The Detroit Tigers traded a high-quality starting pitcher for a mediocre package of players and prospects from the Washington Nationals.
Numbers Game looks at the Nationals' acquisition of Doug Fister.
The Nationals Get: RHP Doug Fister.
Fister, 29, has been a highly-effective, if underrated, pitcher for the last three seasons. While his record in that span is merely 35-32, Fister has a 3.30 ERA and 1.19 WHIP.
Early in his career, Fister wasn't much of a strikeout pitcher, relying on his sinker to generate groundball outs, striking out 5.0 per nine innings over his first two seasons. However, Fister got much better as a strikeout pitcher upon arriving in Detroit, throwing significantly more breaking balls. For example, in his second major league season, with Seattle, Fister threw either a slider or curve on 18.7% of his pitches.
Over the last three years, that has increased from 32.6% to 33.6% to 34.6% last season. So, even with lacklustre velocity, including a fastball that averages 88.6 MPH, Fister has seen his strikeout numbers climb. In 70 games with the Tigers, Fister has whiffed 7.2 batters per nine innings, which isn't dominant, but is dramatically better than his first couple of seasons with the Mariners.
All told, Fister has a fWAR of 13.3 over the last three seasons, which ranks ninth among starting pitchers in that span. Seriously, ninth! What we're indicating here is that, while he may not have the name recognition, Doug Fister is a very good starting pitcher.
Fister hasn't faced a lot of National League competition, making five career Inter-League starts, but has a 2.23 ERA, 1.08 WHIP and 35 strikeouts in 32 1/3 innings, an indication (in a very small sample) that the move to the NL shouldn't pose a problem.
Fister, who made $4-million in 2013, is arbitration-eligible for the next couple seasons, but is ultimately very affordable for a starting pitcher is of his calibre. Joining a Washington Nationals rotation that already includes Stephen Strasburg, Jordan Zimmermann and Gio Gonzalez makes it easy for Fister to come in and perform, without any pressure to be the staff ace.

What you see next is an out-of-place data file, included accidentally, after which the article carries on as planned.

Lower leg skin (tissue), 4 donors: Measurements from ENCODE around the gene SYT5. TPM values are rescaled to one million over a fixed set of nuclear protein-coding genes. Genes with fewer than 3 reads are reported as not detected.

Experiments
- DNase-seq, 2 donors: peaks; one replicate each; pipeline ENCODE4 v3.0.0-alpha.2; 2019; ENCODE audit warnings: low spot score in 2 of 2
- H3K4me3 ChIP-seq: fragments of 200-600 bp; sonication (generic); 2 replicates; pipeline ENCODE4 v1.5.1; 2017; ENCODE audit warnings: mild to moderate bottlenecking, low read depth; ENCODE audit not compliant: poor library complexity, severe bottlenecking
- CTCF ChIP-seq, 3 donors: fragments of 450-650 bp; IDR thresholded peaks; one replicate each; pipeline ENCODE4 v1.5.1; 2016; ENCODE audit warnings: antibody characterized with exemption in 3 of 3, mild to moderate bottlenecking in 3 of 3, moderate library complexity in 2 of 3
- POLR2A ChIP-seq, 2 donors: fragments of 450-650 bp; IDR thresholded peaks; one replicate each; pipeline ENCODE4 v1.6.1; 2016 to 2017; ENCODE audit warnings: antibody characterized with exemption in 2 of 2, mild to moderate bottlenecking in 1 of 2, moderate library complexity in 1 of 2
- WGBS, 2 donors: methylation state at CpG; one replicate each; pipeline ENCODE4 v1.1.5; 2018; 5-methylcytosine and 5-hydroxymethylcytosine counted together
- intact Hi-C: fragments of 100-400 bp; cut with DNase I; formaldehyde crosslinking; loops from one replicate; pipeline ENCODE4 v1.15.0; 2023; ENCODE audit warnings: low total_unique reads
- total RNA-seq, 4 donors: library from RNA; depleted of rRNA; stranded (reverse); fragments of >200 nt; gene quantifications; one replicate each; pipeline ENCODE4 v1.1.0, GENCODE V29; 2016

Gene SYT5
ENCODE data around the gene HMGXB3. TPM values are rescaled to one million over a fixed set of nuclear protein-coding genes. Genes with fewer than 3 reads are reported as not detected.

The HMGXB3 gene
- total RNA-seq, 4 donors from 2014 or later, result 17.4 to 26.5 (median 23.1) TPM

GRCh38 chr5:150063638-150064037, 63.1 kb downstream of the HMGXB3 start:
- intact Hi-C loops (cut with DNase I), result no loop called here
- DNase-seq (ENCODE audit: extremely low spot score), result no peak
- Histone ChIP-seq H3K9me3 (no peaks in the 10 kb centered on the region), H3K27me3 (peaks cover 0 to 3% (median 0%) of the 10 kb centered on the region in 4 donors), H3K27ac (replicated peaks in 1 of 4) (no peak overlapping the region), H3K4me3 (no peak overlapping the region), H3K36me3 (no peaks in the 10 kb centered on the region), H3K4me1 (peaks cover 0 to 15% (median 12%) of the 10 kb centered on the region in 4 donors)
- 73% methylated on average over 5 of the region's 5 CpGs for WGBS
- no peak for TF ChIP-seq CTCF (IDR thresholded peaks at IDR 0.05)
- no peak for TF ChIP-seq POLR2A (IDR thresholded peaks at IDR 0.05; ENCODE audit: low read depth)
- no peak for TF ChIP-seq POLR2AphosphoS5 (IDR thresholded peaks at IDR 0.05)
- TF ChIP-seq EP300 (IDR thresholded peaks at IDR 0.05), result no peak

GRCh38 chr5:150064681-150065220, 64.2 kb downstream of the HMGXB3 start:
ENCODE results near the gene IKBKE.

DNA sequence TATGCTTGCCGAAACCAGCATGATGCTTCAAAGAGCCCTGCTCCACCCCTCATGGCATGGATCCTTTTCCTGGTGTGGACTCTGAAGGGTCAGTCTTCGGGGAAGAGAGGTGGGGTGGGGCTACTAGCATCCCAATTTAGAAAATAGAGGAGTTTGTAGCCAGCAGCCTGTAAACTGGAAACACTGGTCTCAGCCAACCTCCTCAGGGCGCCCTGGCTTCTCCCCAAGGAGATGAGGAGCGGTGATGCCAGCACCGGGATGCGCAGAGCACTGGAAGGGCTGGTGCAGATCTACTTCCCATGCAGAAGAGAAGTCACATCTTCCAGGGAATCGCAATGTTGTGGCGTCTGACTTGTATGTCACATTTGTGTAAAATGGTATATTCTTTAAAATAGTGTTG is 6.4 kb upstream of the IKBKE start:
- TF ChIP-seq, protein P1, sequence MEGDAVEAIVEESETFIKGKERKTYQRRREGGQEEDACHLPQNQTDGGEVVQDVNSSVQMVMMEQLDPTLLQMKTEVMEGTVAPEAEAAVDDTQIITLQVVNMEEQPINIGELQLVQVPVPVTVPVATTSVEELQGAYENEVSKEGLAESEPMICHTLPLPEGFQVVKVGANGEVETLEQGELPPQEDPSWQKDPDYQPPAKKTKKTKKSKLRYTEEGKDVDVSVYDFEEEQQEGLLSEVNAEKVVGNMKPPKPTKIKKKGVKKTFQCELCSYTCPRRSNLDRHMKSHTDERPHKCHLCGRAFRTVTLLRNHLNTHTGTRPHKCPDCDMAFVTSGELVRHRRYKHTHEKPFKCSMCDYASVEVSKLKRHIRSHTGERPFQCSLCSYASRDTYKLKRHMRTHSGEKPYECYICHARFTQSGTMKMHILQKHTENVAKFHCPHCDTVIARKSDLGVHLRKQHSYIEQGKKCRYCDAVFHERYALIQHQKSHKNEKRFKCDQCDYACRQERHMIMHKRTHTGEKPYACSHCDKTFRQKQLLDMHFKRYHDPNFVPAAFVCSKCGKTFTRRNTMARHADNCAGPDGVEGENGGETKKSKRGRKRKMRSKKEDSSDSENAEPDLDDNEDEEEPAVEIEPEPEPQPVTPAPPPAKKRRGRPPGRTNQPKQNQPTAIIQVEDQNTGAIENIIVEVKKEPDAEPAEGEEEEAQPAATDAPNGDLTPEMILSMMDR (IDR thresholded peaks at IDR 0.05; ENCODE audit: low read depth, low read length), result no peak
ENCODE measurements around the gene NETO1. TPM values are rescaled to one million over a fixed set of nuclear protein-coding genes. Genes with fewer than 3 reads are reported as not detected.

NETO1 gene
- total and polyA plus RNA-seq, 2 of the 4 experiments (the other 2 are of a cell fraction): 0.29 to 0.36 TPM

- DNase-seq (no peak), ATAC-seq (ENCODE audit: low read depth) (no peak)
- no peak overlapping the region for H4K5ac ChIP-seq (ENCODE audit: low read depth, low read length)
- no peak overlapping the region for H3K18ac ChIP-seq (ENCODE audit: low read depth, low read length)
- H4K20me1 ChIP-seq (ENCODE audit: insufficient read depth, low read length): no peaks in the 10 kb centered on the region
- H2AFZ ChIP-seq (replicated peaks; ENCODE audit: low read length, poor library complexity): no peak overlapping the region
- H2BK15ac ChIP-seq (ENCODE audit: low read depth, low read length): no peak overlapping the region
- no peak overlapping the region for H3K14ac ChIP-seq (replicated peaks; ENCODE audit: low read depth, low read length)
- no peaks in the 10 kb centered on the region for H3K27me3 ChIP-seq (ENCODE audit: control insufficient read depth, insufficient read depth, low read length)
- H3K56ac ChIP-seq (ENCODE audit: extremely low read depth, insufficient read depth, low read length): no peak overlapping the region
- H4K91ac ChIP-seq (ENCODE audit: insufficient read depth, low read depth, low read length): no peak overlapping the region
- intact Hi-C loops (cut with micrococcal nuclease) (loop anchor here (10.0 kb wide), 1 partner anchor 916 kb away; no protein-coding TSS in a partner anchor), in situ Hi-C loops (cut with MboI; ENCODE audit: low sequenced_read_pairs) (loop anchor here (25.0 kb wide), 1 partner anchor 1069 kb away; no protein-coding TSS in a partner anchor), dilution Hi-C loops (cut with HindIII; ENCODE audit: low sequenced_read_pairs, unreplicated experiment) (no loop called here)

There's a whole lot to like about this deal for the Nationals. It's the kind of trade that could put them over the top as contenders next season.
The Tigers Get: INF Steve Lombardozzi, LHP Robbie Ray and LHP Ian Krol.
Lombardozzi is a 25-year-old utility player who has played at least 20 games at second base, third base and left field in the course of his two-plus major league seasons. He doesn't hit for power (.342 career slugging percentage) and doesn't get on base (.297 career on-base percentage) so, without notable offensive improvement, he's no more than a fill-in at the major league level.
Ray, a 22-year-old southpaw, was a 12th-round pick of the Nationals in 2010. Splitting the 2013 season between High-A Potomac and Double-A Harrisburg, Ray was 11-5 with a 3.36 ERA and 1.25 WHIP, striking out 160 in 142 innings. He could develop into a major league starting pitcher, but he's not there yet and that means there is risk in his projection.
Krol, 22, is a lefthanded reliever who pitched 32 games for the Nationals last season, posting a 3.95 ERA and 1.32 WHIP in 27 1/3 innings, striking out 22 and walking eight. Those are respectable enough numbers and, given his age, it's fair to expect improvement, but lefthanded relievers have a limited impact on the game as a whole.
Krol's presence should allow Drew Smyly to move into the Tigers' rotation, taking Fister's place. Smyly was excellent in relief last season, posting a 2.39 ERA and 1.03 WHIP, with 81 strikeouts in 76 innings. Even if Smyly is a wonderful addition to the Tigers' starting rotation, that won't justify the relative pittance that Detroit received in return for Fister.
Scott Cullen can be reached at Scott.Cullen@bellmedia.ca and followed on Twitter at http://twitter.com/tsnscottcullen. For more, check out TSN Fantasy on Facebook.